Then he took a ministerial break to become a radio journalist at Spectrum Radio for two years. His father had taken over the ailing multi-ethnic station and ran it out of his office in his shoe company.

Pini, who turned the station’s fortunes around, said: “We would invite all these politicians and celebrities to my father’s office.

“I enjoyed it very much. It gave me exposure to a tremendous range of Jewish figures and aspects of Jewish life.

“I had studied Jewish history. Spectrum gave me a fantastic hand on studying the Jewish present. It gave me a real foundation for all the things I’ve done since.”

Then Pini was approached by Jewish Continuity head Dr Michael Sinclair to set up the Saatchi shul.

Sinclair had seen a similar project for young singles in New York and asked Pini to come up with a similar model, to be based at Maida Vale’s Naima School, in memory of the parents of the Saatchi brothers.

Pini ran it for six years, during which time it became a tremendous success.

He said: “Within 18 months we had at least an engagement a month.”

After six years, the weekend commute between their family home in Hendon and Maida Vale proved too much for the growing Dunner family.

For three years Pini did not hold a formal position in the Jewish community, teaching and working in his father-in-law’s property business.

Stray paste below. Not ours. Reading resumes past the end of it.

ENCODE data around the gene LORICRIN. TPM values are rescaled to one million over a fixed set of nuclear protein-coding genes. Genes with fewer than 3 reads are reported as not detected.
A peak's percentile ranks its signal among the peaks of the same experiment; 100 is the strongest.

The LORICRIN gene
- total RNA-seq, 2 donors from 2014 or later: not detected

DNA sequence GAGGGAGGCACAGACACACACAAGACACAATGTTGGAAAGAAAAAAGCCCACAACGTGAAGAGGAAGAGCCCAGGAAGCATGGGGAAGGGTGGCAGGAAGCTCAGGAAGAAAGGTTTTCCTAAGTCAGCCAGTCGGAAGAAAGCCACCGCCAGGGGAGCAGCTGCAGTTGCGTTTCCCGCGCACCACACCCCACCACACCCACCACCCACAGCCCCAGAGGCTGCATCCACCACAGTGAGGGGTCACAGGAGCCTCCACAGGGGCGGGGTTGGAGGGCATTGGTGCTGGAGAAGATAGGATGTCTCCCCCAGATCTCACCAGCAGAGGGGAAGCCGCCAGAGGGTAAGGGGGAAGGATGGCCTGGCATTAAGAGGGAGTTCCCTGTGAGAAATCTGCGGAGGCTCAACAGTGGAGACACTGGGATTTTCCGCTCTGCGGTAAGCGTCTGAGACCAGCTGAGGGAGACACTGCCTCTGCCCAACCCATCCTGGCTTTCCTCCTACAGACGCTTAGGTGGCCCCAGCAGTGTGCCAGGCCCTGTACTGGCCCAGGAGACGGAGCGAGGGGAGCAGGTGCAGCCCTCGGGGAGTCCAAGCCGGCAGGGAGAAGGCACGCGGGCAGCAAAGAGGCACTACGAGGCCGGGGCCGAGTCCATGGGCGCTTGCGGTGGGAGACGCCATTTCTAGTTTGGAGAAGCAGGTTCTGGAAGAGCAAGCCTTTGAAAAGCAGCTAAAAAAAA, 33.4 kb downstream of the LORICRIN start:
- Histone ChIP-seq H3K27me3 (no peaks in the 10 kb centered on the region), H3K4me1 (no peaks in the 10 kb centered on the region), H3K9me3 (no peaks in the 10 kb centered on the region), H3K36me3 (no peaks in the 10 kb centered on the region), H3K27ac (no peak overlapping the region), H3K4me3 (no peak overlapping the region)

Then he was offered the position of rabbi at Ohel Leah Synagogue, Hong Kong. But Sabine did not fancy living there.

Pini asked her if she would move anywhere. She said she did not want to go to Israel, as she did not speak Ivrit, but she would move to America.

He sent his resume to a recruiter for jobs in the American Jewish community and arranged to meet him when he went to his nephew’s barmitzvah in Lakewood, New Jersey.

Pini was offered a position at Yeshiva University High School, Los Angeles.

They moved in 2011 on a two-year contract. While there, he was regularly invited to speak at Berverly Hills Young Israel Synagogue, where he eventually became rabbi.

Pini has been wowed by America. He said: “America is a can-do country. You can’t compare it to the UK in any shape or form.

“The whole attitude of America is that whatever idea you come up with, you can do. In England they say that it is never going to work.

“There is a negative reaction. If you are an innovator and have initiative and ambition, you will be stifled in the UK.

“In America, the sky is literally the limit. If you are gung-ho and committed to a project you will find somebody to do it with enthusiasm and it will happen.”

Pini wrote Mavericks, Mystics & False Messiahs because he was interested in the unusual characters whose stories were largely omitted from the history books.

Besides the well-known story of false messiah Shabbetai Tzvi, the book tells of the London kabbalist Dr Samuel Falk; Lord George Gordon of the 18th century British Gordon Riots, who converted to Judaism while in prison; Ignatius Timotheus Trebitsch-Lincoln, who was born a Hungarian Jew, converted to Christianity, became a Liberal MP in the UK and ended up as the Japanese government-recognised Dalai Lama in Shanghai; as well as the bitter battle between Talmudic geniuses Rabbi Jacob Emden and Rabbi Yonatan Eybeschutz.

Pini is currently writing about Rabbi Joseph Shapotschnick, an anarchist chassidic rabbi who, in the early 20th century, dissolved marriages without the need for a get, inviting establishment wrath.